Almost 8 million people in the UK rely on statins to lower their cholesterol, but there is growing concern, following shortages, about the affordability of these drugs, with the most prescribed statin, atorvastatin, recently increasing in price from 49p to £5.30 over a six-week period.

Maintaining a healthy waist circumference is also known to be important for preventing future heart attacks and strokes. A larger waist typically indicates that there’s excess fat around and inside organs and when this happens in the liver, for example, it pushes out too much fat and sugar into the blood, increasing the risk of coronary heart disease and type 2 diabetes. This is a particular risk when excess fat is carried around the lower torso in the abdominal area.

Commenting on the study findings, lead researcher Dr. Daniel Commane, associate professor in nutritional sciences at Northumbria University, said:

“At a time when millions of people have high cholesterol and excess tummy fat, this study is the latest of several human dietary intervention trials where mycoprotein has demonstrated significant cardiovascular benefits. It’s important as it highlights how making a simple dietary change to consume mycoprotein can deliver impressive heart health benefits in a very short period of time, cutting the risk of a person dying from cardiovascular disease by as much as nine percent according to some models. It also demonstrates how mycoprotein could play a key role in supporting weight loss and long-term weight management—which is hugely important when we consider the health risks of obesity and that almost two in three people in England are clinically overweight. This latest study builds on previous research we conducted, which revealed that Quorn mycoprotein significantly reduces the presence of cancer biomarkers and improves gut health.”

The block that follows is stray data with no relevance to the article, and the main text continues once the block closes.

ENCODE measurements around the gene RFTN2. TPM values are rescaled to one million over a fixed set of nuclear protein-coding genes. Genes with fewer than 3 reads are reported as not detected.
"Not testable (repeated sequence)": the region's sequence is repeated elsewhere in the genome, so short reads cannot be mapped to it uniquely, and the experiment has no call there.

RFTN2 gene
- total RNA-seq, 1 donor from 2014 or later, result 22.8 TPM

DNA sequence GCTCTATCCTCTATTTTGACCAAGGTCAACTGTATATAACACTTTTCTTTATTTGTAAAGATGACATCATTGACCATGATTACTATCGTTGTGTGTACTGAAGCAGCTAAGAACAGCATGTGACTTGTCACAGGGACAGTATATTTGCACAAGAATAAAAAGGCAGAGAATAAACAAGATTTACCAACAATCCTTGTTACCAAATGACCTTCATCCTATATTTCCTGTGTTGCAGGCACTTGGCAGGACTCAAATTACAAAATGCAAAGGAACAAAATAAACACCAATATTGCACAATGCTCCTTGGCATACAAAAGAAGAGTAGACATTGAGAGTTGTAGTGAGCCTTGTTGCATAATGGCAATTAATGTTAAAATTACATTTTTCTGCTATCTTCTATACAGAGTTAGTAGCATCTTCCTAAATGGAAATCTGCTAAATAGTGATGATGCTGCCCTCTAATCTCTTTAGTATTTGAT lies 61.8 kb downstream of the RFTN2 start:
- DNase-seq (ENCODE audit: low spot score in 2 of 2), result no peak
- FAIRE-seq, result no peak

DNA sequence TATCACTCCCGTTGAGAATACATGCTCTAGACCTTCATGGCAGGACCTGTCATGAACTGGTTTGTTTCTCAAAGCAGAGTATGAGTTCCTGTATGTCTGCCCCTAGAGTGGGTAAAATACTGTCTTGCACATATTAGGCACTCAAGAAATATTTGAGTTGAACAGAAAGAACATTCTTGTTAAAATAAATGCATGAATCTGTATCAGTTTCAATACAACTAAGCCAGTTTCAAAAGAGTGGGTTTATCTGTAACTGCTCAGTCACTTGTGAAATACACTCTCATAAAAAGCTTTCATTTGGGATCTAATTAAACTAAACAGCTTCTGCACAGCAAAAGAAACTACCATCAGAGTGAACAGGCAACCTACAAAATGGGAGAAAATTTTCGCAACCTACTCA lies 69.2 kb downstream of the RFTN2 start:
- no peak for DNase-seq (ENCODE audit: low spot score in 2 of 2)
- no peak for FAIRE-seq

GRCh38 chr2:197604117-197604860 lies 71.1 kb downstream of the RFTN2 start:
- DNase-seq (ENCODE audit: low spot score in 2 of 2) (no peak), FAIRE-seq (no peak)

Fungi-based proteins like Quorn’s mycoprotein are a separate kingdom of food, distinct from plant-based foods, and they are increasingly being recognized for their distinct nutritional attributes. Cultivated via the age-old process of fermentation, mycoprotein is a “complete protein” that’s low in saturated fat, contains no cholesterol, and is recognized as a healthy source of protein and fiber. Quorn mycoprotein forms part of a healthy and sustainable diet, with mycoprotein included in the Eatwell Guide , the UK Government’s healthy eating guidelines.

Tim Finnigan, Scientific Advisor for Quorn Foods and Visiting Professor at Northumbria University, said:

“While many millions of people have been diagnosed with raised cholesterol or high blood pressure, there are millions more who remain undiagnosed, and tackling these silent killers should remain an absolute priority. There’s a myriad of solutions to these challenges, some costing more than others, but what is clear from this research and other recent studies, is that people can make a huge difference to their heart health just by adding mycoprotein to their diet. Made by fermenting a naturally occurring fungus, it replicates the taste and texture of meat incredibly well and is supported by a rich evidence base of more than 20 published studies showing its health benefits as a quality protein.”

- This press release was provided by Northumbria University